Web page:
If you’re in the Portland, Oregon area and you want to work in the video and film field, there are many different ways you can position yourself whether you have little experience or a great deal of experience.
Listed below are some resources and tips to get you started.
Networking & Memberships
- Practice telling people who you are and what you do (even non-industry people).
- Be ready with 9 cards.
- Go to networking events (Portland Film Festival has a major annual one, Jerry Bell has a monthly one where he showcases filmmakers’ short films/trailers, OMPA has networking events).
- Join organizations: OMPA, Women in Film PDX (wifpdx.com).
- Look for Meetup groups, like The Portland Independent Film Networking Meetup.
Put Yourself Out There
- Have a good website.
- Join OMPA and get listed in their directory Source Oregon.
- Make a Facebook page for your services and post regularly.
- Work toward creating a reel that showcases your talents.
- Send your resume to film and video companies you want to work with.
- Have a complete LinkedIn profile.
Join Facebook Groups
- People are always posting “I need a DP, gaffer, P.A., etc. via these groups.
- You can also share your work and Kickstarter projects on these pages.
- You can browse members and see what they do and find people to work with.
Indie Oregon Films – 2,390 members
Oregon Media & Film Group – 1,947
Portland Film Community – 2,220
PDX Film Collective – 4,057
Portland Film & Video Networking – 4,490
Film & Media Community of Oregon – 1,887
Film Industry Network – 76,716
More… probably not as effective as local
Portland Casting Hub (for casting only) – 5,537
& other niches within filmmaking (ex. MUA groups, groups for producers/investors, etc.)
(List compiled and accurate as of October 2016)
Festivals & Competitions
- Portland has several festivals every year: Portland Film Festival, Portland Oregon Women’s Film Festival, Portland International Film Festival, etc.
- Submit work to festivals to be seen.
- If you receive recognition at a festival or via a competition, it boosts your credibility and can be added to your resume.
- If you’re just starting out, join or start a team for the 48-Hour Film Project (annual).
When you provide your college peers with constructive criticism, consider following these 7 useful ideas for making that criticism more effective and helpful, and less demoralizing and confusing.
- Write in present tense. You are describing the current state of the document you are criticizing.Incorrect – past tense: “The SEO assessment was missing the list of competitors.”Correct – present tense: “The SEO assessment is missing the list of competitors.”
- Keep you and them out of the critique.Do not include “I”, “me” or “you” statements in your critique. Instead, go with third person and/or passive sentences. If you have to identify someone or something, use the title of the document or website you are reviewing, not the person’s name.Incorrect – first and second person: “I think you can add a more specific example of a threat regarding competitors. This can improve your SWOT analysis.”Correct – third person/passive: “Adding a more specific example of a threat regarding competitors will improve the fullbrainfilms.com SWOT analysis.”
- Passive is better than active.Normally, you should write in an active voice and not bury the subject, however, since it’s clear who (or what) the subject of the criticism is, then passive makes sense. Also, a passive voice will cause a less defensive response from the person you critique.Incorrect – active: “Your assessment could be improved by including more keyword phrases to your list.”Correct – passive: “Including more keyword phrases to the list will improve the assessment.”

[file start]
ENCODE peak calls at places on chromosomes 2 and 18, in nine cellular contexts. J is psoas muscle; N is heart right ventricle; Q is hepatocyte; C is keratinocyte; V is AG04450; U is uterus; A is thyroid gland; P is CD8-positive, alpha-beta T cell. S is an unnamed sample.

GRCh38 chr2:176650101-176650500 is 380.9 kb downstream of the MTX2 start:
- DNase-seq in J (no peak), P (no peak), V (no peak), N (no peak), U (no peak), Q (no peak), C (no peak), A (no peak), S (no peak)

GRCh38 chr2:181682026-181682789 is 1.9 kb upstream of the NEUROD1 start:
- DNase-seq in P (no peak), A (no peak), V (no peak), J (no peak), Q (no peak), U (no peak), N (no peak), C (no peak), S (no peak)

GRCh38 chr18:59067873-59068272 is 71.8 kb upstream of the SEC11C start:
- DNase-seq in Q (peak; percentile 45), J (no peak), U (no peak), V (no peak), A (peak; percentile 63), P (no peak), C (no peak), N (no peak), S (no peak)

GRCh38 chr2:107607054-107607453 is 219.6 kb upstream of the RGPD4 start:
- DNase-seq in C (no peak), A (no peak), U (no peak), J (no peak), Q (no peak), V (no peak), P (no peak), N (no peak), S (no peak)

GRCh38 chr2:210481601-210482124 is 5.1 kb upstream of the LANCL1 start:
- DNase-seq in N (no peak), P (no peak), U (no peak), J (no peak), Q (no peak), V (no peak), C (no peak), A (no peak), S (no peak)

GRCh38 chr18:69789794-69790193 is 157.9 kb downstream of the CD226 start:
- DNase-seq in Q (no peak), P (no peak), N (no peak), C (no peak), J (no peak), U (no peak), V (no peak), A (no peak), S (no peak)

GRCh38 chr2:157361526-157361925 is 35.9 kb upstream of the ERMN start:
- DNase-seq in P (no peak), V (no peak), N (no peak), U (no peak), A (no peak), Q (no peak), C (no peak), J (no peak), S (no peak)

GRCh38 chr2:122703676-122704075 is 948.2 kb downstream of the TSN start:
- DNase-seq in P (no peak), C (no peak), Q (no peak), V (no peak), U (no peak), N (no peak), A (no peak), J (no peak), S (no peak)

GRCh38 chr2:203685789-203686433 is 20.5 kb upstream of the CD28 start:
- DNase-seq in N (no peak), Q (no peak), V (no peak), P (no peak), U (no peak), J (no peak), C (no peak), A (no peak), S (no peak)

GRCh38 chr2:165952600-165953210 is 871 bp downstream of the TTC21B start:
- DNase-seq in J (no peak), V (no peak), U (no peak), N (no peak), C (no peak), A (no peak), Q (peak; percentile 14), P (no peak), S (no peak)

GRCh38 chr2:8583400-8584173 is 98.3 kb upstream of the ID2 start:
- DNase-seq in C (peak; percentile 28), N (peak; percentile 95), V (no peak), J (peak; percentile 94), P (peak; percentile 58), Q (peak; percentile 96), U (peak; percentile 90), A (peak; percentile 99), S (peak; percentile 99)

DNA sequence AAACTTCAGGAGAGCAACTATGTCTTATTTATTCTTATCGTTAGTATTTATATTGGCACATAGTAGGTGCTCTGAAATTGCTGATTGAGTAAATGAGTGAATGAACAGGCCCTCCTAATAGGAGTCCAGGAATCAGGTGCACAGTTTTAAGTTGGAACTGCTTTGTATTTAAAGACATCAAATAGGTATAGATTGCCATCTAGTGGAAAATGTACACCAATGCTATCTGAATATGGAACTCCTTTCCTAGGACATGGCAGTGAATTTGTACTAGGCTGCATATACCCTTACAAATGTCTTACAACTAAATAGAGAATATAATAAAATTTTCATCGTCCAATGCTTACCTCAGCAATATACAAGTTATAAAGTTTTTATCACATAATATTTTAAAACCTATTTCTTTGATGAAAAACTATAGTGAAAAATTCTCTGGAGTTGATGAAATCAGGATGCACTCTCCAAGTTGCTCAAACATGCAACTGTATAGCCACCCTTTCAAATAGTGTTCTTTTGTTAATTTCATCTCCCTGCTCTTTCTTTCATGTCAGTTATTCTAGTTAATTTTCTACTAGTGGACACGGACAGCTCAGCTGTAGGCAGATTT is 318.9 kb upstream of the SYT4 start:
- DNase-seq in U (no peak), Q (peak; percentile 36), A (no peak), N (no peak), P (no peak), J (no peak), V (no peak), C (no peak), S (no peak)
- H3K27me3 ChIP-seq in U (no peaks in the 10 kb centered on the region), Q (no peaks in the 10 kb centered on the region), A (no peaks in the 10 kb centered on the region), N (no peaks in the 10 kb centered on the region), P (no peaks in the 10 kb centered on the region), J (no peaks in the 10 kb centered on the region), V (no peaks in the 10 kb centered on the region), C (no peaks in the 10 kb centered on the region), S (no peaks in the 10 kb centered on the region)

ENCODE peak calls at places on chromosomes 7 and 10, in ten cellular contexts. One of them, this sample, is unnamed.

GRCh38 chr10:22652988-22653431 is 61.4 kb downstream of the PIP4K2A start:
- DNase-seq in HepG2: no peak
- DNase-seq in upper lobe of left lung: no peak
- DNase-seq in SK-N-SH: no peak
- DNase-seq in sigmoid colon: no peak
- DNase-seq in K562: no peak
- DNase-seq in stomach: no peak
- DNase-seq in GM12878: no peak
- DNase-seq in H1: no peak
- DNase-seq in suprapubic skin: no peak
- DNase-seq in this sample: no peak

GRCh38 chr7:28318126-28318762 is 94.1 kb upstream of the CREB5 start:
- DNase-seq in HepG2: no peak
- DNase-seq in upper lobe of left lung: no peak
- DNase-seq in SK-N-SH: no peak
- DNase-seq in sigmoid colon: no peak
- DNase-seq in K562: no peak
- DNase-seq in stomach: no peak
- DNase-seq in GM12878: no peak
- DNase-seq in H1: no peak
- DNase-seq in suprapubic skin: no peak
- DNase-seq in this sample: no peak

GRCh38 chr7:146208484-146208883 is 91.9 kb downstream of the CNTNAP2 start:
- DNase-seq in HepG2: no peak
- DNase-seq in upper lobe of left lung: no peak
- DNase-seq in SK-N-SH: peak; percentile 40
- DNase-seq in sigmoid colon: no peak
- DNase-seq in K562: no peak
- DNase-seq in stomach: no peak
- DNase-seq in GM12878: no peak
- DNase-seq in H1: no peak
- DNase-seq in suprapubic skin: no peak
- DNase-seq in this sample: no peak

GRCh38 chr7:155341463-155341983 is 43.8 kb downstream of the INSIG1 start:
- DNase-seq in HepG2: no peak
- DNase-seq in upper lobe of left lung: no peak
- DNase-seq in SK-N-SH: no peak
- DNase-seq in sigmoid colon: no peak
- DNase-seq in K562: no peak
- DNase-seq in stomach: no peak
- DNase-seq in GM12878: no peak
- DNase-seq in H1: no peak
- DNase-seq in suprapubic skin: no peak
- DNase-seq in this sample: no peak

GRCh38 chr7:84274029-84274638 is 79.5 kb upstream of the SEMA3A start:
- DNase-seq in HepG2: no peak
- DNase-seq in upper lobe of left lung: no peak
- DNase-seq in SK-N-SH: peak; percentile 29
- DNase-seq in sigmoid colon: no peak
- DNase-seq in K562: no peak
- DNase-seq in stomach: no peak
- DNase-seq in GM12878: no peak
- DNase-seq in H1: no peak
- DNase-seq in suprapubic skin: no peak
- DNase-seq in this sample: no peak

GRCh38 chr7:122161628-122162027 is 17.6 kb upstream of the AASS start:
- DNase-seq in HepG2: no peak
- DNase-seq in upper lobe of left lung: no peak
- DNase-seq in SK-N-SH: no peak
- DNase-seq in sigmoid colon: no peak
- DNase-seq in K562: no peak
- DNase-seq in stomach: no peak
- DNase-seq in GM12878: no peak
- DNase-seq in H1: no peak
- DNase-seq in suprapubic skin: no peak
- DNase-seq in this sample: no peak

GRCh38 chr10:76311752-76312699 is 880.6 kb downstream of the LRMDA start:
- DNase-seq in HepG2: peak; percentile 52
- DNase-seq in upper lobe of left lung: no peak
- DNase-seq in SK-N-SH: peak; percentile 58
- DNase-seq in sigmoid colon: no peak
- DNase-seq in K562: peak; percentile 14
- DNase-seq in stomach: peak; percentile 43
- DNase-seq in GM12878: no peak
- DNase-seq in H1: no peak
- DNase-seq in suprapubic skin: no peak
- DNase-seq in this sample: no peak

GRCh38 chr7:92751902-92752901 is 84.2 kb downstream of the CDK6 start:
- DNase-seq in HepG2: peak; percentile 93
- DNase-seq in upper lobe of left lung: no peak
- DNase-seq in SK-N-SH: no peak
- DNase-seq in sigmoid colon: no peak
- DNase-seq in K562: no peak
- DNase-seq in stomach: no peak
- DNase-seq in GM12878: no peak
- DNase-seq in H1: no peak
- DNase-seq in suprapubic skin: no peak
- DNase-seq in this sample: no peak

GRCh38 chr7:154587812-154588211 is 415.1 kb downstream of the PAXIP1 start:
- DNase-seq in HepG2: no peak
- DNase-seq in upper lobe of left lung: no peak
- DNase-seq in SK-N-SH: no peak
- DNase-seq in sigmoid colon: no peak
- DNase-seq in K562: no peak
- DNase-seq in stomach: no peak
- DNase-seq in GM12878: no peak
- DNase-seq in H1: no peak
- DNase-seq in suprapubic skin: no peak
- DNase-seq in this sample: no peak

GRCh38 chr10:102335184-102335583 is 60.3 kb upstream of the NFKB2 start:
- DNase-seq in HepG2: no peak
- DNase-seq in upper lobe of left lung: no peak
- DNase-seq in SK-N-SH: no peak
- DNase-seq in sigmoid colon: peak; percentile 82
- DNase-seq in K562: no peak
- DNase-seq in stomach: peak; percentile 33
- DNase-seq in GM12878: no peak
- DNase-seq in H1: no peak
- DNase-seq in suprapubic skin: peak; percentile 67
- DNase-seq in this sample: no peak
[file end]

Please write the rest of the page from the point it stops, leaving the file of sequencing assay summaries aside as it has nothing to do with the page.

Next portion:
- Make sentences short. Passive sentences tend to be more difficult to read because the subject is removed or dislocated. Be sure to keep your sentences short. Better yet, go with lists — numbered or bulleted — to make quick, clear points with your critique.Incorrect – long sentence: “The assessment could be strengthened by including a list of competitors, increasing the number of keyword phrases from 20 to 40 or more, and ensuring that external factors are the only ones present in the threat section of the SWOT analysis.”Correct – list:
“Areas for Improvement
– include the list of competitors
– increase the keyword phrases from 20 to 40 or more
– only include external factors in threat section of SWOT analysis”
- Reference outside sources when possible.In your criticisms, you should reference outside sources, such as a textbook, the instructor, or an external link. You’re probably not an expert on the topic — you may be a student doing a peer critique — and you may feel awkward about giving criticism because you feel that the person receiving it will not accept your personal opinion. Giving them an external, second opinion is a way to remove responsibility from you, and give them another source to consider.Incorrect – lacking sources: “Include the list of competitors.”Correct – using sources: “Include the list of competitors as described in the assignment instructions, Step 3.”
- Be specific.Give details wherever possible. Always provide examples when giving feedback if relevant.Incorrect – missing details: “Provide title text on the home page.”Correct – details and examples: “Provide title text on the home page, like ‘Full Brain Films | An independent film production company in Portland’.”
- Be honest instead of flattering.You may feel obligated to “give the good with the bad”, in other words, provide some positive statement along with criticism so you avoid hurting someone’s feelings. Avoid this impulse. If you’ve done everything listed above, you are already minimizing the potential for hurt feelings as best you can. Being flattering at this point is likely to undermine your criticism, or worse, be seen as insincere by the reader.